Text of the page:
On Monday, Aug. 20, Harlem will celebrate Eid-ul-Fitr at the Adam Clayton Powell Jr. State Office Building. Eid-ul-Fitr is the Islamic celebration that marks the end of the fasting month of Ramadan.
From 6 to 8 p.m., the annual Eid Celebration will feature entertainment, food and a series of prayers in honor of one of Islam’s holiest days.
“This is a 1,400-year-old tradition among the Muslims that’s celebrated throughout the world,” said Imam Talib Abdur-Rashid, who’s attended the Eid Celebration at the State Office Building since it began five years ago. An imam is an Islamic religious leader. “So for Muslims the time is just as joyous and celebratory as perhaps the Christmas season is for Christians or the Chanukah season is for Jews.”
But Harlem’s Eid Celebration is not a Muslim-only event. Organized by Sen. Bill Perkins, the event is meant to bring all of Harlem’s diverse community together.
“We have a very important Islamic community in my district,” Perkins said, “and we are involved with them as we are involved with all other faith-based communities.”
Hundreds of people, young and old, gather outside the State Office Building to enjoy music and hear verses from the Quran, the word of God for Muslims. Gifts are also exchanged. “The idea is to make it public, as opposed to something in the closet, if you will,” said Perkins, who also fasts during Ramadan. Several Harlem mosques also co-sponsor the event.
Ramadan is the ninth month in the Islamic calendar, a month with special significance marked by abstaining from food.
“Muslims who are able to do so physically without endangering their health fast from sunup to sundown,” said Imam Abdur-Rashid, from the Mosque of Islamic Brotherhood Inc. at 130 W. 113th St. Ramadan is also marked by increased worship and reading of the Quran that’s meant to foster generosity.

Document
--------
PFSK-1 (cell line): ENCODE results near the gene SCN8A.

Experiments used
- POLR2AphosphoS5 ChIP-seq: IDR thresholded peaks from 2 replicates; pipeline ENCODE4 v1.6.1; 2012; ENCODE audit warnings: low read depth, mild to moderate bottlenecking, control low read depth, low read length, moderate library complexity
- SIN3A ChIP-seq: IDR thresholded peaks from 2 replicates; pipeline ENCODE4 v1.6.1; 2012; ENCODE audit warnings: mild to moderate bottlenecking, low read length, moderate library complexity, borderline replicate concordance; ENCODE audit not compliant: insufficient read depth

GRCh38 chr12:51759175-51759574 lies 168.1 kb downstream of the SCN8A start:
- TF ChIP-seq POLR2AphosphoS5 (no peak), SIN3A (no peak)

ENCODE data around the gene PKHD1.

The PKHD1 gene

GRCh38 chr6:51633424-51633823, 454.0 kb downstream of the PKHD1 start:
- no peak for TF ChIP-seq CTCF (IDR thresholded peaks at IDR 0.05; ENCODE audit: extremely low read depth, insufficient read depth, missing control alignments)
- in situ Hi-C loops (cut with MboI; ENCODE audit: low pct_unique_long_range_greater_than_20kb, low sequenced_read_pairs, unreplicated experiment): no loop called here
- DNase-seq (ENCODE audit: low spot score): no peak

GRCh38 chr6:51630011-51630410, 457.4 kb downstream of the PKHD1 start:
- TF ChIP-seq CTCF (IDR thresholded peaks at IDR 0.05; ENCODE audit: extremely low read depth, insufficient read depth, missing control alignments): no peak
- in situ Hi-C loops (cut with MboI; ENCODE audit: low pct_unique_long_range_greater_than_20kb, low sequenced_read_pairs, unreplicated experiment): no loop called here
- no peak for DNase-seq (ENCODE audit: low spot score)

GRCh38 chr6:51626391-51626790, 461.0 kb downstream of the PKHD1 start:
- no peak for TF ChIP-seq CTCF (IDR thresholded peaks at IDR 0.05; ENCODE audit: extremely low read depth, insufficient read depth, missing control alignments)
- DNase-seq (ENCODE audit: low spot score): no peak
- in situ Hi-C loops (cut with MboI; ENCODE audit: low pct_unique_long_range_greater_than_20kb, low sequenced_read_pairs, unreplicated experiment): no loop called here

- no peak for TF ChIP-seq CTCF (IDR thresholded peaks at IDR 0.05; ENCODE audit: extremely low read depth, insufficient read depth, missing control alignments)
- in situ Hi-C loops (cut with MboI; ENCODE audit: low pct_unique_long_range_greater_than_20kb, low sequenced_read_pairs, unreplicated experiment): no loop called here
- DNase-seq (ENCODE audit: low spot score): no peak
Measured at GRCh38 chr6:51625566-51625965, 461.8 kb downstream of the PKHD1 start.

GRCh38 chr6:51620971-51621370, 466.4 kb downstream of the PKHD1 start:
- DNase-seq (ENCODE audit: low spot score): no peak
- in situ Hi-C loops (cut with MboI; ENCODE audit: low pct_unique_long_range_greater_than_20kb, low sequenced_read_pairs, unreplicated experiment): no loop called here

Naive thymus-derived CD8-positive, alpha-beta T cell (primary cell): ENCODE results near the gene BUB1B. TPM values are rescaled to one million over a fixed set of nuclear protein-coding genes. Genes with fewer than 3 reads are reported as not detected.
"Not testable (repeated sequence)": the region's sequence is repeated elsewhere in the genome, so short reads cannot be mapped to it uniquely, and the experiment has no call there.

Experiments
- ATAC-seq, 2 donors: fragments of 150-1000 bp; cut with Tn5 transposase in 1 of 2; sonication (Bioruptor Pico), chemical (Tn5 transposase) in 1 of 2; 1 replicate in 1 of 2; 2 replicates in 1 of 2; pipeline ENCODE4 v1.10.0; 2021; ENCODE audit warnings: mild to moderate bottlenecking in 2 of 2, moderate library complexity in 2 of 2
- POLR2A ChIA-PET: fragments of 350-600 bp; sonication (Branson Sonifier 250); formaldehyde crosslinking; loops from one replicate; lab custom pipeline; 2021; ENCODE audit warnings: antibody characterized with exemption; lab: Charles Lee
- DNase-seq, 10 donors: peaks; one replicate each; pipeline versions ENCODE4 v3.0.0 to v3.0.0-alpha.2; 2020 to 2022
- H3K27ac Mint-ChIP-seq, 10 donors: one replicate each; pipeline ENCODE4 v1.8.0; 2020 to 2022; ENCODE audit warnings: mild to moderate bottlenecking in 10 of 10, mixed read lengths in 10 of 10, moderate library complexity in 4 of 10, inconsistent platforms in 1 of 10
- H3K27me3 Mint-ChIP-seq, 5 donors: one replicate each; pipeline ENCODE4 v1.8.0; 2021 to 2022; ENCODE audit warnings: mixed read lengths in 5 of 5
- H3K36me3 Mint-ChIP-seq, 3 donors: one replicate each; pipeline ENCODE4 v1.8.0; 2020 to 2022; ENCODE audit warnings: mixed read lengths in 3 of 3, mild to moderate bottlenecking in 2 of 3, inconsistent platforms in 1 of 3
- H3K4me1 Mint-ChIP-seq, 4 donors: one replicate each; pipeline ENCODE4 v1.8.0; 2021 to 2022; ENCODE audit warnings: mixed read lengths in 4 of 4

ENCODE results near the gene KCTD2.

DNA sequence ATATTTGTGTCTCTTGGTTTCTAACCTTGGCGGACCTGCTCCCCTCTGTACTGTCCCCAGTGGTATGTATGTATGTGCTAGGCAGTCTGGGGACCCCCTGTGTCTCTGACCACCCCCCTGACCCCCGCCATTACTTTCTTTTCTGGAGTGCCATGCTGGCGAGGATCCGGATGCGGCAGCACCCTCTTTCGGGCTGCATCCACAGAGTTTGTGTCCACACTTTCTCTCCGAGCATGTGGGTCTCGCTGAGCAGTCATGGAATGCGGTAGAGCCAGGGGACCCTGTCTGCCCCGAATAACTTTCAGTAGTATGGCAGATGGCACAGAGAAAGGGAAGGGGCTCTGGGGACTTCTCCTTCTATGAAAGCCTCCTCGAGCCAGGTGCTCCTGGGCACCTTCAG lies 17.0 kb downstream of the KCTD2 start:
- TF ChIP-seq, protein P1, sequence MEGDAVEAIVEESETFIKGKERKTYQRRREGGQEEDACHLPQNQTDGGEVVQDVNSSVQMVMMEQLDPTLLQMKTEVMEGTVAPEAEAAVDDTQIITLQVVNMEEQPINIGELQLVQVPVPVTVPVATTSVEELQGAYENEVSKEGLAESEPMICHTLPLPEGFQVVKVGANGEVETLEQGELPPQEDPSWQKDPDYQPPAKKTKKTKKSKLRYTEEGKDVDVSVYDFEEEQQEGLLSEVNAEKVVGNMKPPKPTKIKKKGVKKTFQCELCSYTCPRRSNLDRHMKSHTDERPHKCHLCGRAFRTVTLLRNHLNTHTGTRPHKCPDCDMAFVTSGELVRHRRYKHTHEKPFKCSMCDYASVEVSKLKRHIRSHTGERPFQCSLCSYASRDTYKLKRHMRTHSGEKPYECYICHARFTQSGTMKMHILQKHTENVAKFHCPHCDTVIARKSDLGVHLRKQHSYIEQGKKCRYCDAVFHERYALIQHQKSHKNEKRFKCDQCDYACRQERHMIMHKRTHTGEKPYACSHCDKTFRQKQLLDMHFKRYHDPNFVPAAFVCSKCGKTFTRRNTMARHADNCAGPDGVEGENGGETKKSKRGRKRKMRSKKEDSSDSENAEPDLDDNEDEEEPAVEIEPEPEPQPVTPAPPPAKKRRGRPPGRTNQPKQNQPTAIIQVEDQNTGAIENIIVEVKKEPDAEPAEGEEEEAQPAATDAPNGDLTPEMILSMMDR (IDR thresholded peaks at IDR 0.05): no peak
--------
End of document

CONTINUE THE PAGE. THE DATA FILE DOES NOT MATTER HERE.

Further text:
“Ramadan helps us to control our behavior,” said Imam Ababacar Dabo from the Murid Islamic Community in America, also a co-sponsor of the celebration. “We can learn how we may help the needy, the homeless. Because hunger is not good for anyone.”
At sundown, Muslims traditionally break their fast by eating dates and drinking water, Imam Abdur-Rashid said. This is followed by an evening prayer, then dinner.
The end of Ramadan is an Eid, which means holiday in Arabic. “We live in a very vigorous and austere period of fasting. And so at the end of the sacred month it’s a natural human tendency to celebrate,” said Imam Abdur-Rashid.
At the Eid Celebration, prayer begins after the entertainment. Prayer rugs are provided, laid facing east toward the city of Mecca in Saudi Arabia. Mecca is where Muhammad, the Islamic prophet, was born.
The celebration is then moved to the third floor of the State Office Building where food, mostly West African and African-American cuisine, is served.
“It’s a nice time for the Muslim community, which is often not represented,” said Cordell Cleare, Perkins’ chief of staff. The Eid Celebration is meant to dispel negative misconception people may have about Muslims, Cleare said.
Perkins said he also hopes the Eid Celebration will make it easier to pass legislation that will make Eid-ul-Fitr recognized as a school holiday. Ramadan doesn’t fall on the same month every year.
This time around, Eid-ul-Fitr is in the summer, and the Imams of Harlem expect everyone to join the festivities. “All kinds of people come to celebrate with us Muslims–Christians, all kinds of people. We have one God,” said Imam Ababacar Dabo. This will be his third time attending the Eid Celebration. “It’s good to celebrate Ramadan with other people. “It’s very wonderful.”